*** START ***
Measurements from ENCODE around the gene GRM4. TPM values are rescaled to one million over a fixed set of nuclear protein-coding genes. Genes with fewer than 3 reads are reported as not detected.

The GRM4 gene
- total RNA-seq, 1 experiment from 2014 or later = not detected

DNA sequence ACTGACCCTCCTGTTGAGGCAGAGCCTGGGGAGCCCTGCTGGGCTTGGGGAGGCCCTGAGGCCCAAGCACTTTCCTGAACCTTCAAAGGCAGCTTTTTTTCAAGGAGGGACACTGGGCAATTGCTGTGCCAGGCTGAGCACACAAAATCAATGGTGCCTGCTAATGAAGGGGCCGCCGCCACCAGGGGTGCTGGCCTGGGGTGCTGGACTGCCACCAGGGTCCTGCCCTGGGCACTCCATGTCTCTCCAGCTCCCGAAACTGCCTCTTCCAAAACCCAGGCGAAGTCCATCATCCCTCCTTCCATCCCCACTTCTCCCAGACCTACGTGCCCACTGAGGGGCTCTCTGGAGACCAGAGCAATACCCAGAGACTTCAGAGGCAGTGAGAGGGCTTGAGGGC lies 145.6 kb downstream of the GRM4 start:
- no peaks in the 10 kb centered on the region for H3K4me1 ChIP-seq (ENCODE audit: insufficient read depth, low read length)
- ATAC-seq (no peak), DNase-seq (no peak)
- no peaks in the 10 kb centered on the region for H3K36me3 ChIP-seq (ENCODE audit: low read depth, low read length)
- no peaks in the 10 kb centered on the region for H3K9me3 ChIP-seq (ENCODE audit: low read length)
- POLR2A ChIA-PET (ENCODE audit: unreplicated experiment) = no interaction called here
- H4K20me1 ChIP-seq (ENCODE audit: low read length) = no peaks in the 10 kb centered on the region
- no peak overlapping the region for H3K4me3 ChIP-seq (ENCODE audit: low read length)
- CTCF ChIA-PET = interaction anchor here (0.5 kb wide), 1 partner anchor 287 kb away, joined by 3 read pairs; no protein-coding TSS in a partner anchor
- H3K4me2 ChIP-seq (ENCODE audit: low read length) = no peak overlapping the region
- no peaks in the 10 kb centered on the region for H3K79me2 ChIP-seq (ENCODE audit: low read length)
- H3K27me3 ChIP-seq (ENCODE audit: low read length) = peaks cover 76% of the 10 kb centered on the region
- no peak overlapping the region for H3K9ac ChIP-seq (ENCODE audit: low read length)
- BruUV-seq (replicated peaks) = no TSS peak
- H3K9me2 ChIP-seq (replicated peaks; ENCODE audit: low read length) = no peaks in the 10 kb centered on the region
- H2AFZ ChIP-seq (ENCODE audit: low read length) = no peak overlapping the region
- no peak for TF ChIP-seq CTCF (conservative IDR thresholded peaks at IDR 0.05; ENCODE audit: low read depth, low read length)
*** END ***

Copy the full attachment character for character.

Measurements from ENCODE around the gene GRM4. TPM values are rescaled to one million over a fixed set of nuclear protein-coding genes. Genes with fewer than 3 reads are reported as not detected.

The GRM4 gene
- total RNA-seq, 1 experiment from 2014 or later = not detected

DNA sequence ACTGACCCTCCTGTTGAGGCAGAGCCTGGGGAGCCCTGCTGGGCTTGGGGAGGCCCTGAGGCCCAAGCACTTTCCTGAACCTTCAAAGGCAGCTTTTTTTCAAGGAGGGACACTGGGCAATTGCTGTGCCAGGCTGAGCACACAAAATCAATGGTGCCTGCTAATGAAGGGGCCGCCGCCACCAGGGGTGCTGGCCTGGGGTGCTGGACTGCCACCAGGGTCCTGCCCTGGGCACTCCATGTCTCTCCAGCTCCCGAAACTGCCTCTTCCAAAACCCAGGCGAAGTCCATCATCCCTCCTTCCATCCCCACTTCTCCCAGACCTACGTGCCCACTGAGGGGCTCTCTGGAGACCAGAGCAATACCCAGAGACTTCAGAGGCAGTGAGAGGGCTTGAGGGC lies 145.6 kb downstream of the GRM4 start:
- no peaks in the 10 kb centered on the region for H3K4me1 ChIP-seq (ENCODE audit: insufficient read depth, low read length)
- ATAC-seq (no peak), DNase-seq (no peak)
- no peaks in the 10 kb centered on the region for H3K36me3 ChIP-seq (ENCODE audit: low read depth, low read length)
- no peaks in the 10 kb centered on the region for H3K9me3 ChIP-seq (ENCODE audit: low read length)
- POLR2A ChIA-PET (ENCODE audit: unreplicated experiment) = no interaction called here
- H4K20me1 ChIP-seq (ENCODE audit: low read length) = no peaks in the 10 kb centered on the region
- no peak overlapping the region for H3K4me3 ChIP-seq (ENCODE audit: low read length)
- CTCF ChIA-PET = interaction anchor here (0.5 kb wide), 1 partner anchor 287 kb away, joined by 3 read pairs; no protein-coding TSS in a partner anchor
- H3K4me2 ChIP-seq (ENCODE audit: low read length) = no peak overlapping the region
- no peaks in the 10 kb centered on the region for H3K79me2 ChIP-seq (ENCODE audit: low read length)
- H3K27me3 ChIP-seq (ENCODE audit: low read length) = peaks cover 76% of the 10 kb centered on the region
- no peak overlapping the region for H3K9ac ChIP-seq (ENCODE audit: low read length)
- BruUV-seq (replicated peaks) = no TSS peak
- H3K9me2 ChIP-seq (replicated peaks; ENCODE audit: low read length) = no peaks in the 10 kb centered on the region
- H2AFZ ChIP-seq (ENCODE audit: low read length) = no peak overlapping the region
- no peak for TF ChIP-seq CTCF (conservative IDR thresholded peaks at IDR 0.05; ENCODE audit: low read depth, low read length)